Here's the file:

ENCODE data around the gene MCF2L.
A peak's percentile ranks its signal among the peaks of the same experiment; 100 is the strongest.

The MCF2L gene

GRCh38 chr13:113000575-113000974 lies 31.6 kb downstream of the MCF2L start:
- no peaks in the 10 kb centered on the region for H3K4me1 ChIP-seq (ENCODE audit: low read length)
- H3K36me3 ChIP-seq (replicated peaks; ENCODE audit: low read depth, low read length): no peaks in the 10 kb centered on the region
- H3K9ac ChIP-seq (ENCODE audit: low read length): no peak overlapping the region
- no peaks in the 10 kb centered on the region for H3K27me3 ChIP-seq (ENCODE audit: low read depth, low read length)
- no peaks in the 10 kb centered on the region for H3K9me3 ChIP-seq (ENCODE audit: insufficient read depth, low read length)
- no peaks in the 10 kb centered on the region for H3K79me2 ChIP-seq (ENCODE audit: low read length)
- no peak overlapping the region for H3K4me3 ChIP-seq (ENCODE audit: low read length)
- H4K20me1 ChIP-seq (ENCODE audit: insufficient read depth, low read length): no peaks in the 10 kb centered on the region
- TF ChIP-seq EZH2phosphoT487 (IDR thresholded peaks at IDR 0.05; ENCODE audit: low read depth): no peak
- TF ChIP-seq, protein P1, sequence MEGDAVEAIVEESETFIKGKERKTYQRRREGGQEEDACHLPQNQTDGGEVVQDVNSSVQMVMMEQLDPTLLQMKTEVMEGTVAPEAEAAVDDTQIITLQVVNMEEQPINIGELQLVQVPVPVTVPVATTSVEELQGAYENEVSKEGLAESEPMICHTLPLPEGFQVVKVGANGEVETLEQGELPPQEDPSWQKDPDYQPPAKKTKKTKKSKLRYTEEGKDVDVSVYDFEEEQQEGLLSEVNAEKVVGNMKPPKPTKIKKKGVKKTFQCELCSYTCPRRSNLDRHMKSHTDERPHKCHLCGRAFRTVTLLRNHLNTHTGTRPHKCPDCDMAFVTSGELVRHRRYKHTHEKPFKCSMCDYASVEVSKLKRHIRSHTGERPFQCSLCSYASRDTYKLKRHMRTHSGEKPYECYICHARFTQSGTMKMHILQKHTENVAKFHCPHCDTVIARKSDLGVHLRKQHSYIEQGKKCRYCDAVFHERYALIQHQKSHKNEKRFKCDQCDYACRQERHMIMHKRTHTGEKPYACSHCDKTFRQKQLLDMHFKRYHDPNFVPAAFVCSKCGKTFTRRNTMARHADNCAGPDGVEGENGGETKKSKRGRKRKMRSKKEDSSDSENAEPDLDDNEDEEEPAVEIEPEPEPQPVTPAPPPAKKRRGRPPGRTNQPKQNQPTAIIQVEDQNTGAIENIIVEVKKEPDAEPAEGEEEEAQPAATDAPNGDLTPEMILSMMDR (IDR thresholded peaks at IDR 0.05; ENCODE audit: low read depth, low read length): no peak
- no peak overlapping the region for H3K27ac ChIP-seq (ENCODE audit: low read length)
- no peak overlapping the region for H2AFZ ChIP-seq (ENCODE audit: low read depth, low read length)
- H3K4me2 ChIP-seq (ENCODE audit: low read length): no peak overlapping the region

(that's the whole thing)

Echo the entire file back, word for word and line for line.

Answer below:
ENCODE data around the gene MCF2L.
A peak's percentile ranks its signal among the peaks of the same experiment; 100 is the strongest.

The MCF2L gene

GRCh38 chr13:113000575-113000974 lies 31.6 kb downstream of the MCF2L start:
- no peaks in the 10 kb centered on the region for H3K4me1 ChIP-seq (ENCODE audit: low read length)
- H3K36me3 ChIP-seq (replicated peaks; ENCODE audit: low read depth, low read length): no peaks in the 10 kb centered on the region
- H3K9ac ChIP-seq (ENCODE audit: low read length): no peak overlapping the region
- no peaks in the 10 kb centered on the region for H3K27me3 ChIP-seq (ENCODE audit: low read depth, low read length)
- no peaks in the 10 kb centered on the region for H3K9me3 ChIP-seq (ENCODE audit: insufficient read depth, low read length)
- no peaks in the 10 kb centered on the region for H3K79me2 ChIP-seq (ENCODE audit: low read length)
- no peak overlapping the region for H3K4me3 ChIP-seq (ENCODE audit: low read length)
- H4K20me1 ChIP-seq (ENCODE audit: insufficient read depth, low read length): no peaks in the 10 kb centered on the region
- TF ChIP-seq EZH2phosphoT487 (IDR thresholded peaks at IDR 0.05; ENCODE audit: low read depth): no peak
- TF ChIP-seq, protein P1, sequence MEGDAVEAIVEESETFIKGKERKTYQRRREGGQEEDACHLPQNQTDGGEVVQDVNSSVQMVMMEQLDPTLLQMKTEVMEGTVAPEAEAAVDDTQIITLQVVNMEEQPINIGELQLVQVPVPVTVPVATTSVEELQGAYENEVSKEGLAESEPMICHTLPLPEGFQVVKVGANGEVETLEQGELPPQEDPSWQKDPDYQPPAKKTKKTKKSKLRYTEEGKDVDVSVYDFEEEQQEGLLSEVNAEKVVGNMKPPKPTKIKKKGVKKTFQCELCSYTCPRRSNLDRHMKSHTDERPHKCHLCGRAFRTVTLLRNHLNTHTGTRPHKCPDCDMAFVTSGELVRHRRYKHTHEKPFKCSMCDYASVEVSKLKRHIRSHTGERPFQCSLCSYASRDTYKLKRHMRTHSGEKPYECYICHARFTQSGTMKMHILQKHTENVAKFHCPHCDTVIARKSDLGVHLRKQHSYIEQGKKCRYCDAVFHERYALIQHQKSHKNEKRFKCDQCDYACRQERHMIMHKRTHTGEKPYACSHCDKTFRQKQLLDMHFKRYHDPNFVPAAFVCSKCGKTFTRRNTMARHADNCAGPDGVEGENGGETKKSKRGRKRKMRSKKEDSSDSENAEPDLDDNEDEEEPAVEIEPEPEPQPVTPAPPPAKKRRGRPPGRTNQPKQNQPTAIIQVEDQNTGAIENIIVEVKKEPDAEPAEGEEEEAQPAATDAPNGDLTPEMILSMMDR (IDR thresholded peaks at IDR 0.05; ENCODE audit: low read depth, low read length): no peak
- no peak overlapping the region for H3K27ac ChIP-seq (ENCODE audit: low read length)
- no peak overlapping the region for H2AFZ ChIP-seq (ENCODE audit: low read depth, low read length)
- H3K4me2 ChIP-seq (ENCODE audit: low read length): no peak overlapping the region